LEED hotel becomes Charleston's first
Photo from Hospitality Net
The Beach Club at Charleston Harbor Resort and Marina has become Charleston, S.C.’s first LEED hotel, the resort announced.
The new 92-room luxury hotel has been certified by the LEED (Leadership in Energy and Environmental Design) rating system, which was developed by the U.S. Green Building Council (USGBC). LEED is the foremost program for high performance buildings, homes and communities that are designed, constructed, maintained and operated for improved environmental and human health performance.
"Enjoying this idyllic location along the Charleston coastline also comes with a social responsibility toward protecting the environment. As stewards of the land and sea, we are simply preserving what we have for future generations to enjoy," says Oliver Rooskens, Managing Director of The Beach Club. "Every time I look out on to the harbor I am reminded what a gift it is to share this experience with our guests, and knowing that we employed sustainable building practices makes me proud."
The Beach Club at Charleston Harbor Resort and Marina achieved LEED certification for implementing practical and measurable strategies and solutions aimed at achieving high performance in sustainable site development, water savings, energy efficiency, materials selection and indoor environmental quality.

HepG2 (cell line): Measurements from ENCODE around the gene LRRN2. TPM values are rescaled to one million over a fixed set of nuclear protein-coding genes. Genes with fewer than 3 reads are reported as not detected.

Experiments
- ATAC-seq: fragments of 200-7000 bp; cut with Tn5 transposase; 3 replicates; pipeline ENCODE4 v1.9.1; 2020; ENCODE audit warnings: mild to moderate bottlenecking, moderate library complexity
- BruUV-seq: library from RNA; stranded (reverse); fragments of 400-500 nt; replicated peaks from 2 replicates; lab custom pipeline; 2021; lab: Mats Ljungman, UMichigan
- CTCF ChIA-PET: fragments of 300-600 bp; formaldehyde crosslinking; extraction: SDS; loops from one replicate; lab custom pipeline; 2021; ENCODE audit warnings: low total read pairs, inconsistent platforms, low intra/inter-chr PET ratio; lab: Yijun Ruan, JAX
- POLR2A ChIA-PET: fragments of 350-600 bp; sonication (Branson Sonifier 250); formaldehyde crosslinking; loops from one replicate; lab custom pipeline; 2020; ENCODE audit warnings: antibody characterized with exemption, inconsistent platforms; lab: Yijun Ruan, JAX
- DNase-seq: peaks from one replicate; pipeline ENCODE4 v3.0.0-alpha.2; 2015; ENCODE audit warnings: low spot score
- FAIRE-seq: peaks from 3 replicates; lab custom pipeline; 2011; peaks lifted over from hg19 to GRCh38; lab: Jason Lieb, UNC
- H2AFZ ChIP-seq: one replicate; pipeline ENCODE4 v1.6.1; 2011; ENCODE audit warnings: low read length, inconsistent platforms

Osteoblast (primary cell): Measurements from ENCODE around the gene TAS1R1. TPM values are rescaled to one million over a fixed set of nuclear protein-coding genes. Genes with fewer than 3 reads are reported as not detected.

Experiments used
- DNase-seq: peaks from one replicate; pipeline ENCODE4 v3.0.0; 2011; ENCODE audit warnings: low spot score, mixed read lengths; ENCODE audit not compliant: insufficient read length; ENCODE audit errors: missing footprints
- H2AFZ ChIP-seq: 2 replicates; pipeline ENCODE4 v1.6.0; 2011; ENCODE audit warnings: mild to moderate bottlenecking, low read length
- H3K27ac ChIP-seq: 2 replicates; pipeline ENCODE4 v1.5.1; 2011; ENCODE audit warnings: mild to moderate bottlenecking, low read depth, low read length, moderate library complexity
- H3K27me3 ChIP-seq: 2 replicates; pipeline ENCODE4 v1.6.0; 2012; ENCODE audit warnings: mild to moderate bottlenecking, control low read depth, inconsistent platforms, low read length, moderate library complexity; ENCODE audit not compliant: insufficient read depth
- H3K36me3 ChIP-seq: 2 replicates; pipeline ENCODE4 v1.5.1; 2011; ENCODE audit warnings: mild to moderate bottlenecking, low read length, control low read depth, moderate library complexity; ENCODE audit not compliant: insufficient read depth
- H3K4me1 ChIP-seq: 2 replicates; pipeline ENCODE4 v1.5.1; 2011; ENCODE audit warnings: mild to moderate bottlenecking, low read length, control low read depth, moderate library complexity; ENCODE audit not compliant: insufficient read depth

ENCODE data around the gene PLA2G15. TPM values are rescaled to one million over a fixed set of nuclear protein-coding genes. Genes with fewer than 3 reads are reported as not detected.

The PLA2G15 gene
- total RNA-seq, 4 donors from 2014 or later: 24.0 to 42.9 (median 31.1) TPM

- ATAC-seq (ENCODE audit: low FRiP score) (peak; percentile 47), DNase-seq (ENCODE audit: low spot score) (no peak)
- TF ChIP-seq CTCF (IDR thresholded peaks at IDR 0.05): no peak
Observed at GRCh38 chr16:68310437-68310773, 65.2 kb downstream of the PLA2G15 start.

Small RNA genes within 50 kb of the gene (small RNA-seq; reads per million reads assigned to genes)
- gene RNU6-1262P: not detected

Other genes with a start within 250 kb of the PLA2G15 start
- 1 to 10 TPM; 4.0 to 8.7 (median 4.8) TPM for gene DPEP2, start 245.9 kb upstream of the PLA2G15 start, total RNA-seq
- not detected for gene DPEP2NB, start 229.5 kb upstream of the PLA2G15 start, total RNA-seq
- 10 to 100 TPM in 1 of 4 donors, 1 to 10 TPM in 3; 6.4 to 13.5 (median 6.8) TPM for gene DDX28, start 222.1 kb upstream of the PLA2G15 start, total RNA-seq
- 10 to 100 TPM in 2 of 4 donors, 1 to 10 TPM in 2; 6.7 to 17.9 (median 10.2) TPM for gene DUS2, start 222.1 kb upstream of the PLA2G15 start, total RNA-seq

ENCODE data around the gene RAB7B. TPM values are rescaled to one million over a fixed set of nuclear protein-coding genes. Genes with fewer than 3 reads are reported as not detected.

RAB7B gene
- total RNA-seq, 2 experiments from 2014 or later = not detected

More than 12,000 commercial and institutional projects worldwide are participating in LEED, comprising more than 5.5 billion square feet of construction space in all 50 states and more than 164 countries and territories.
"The Beach Club serves as a prime example of how the work of innovative building projects can use local solutions to make a global impact on the environment," said Mahesh Ramanujam, president and CEO of the USGBC.
Whole Building Systems, an energy efficiency engineering firm in Charleston, provided LEED consulting, energy modeling and commissioning services on the project.
"The combination of high-efficiency HVAC (heating, ventilation and air conditioning) and commissioning the building so that the systems work as designed was a key factor in getting the hotel LEED-certified," M. Dennis Knight, CEO of Whole Building Systems (WBS), said. "The energy model that WBS produced secured a $100,000 rebate for the hotel developer from SCE&G's EnergyWise for Your Business program."
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Companies: U.S. Green Building Council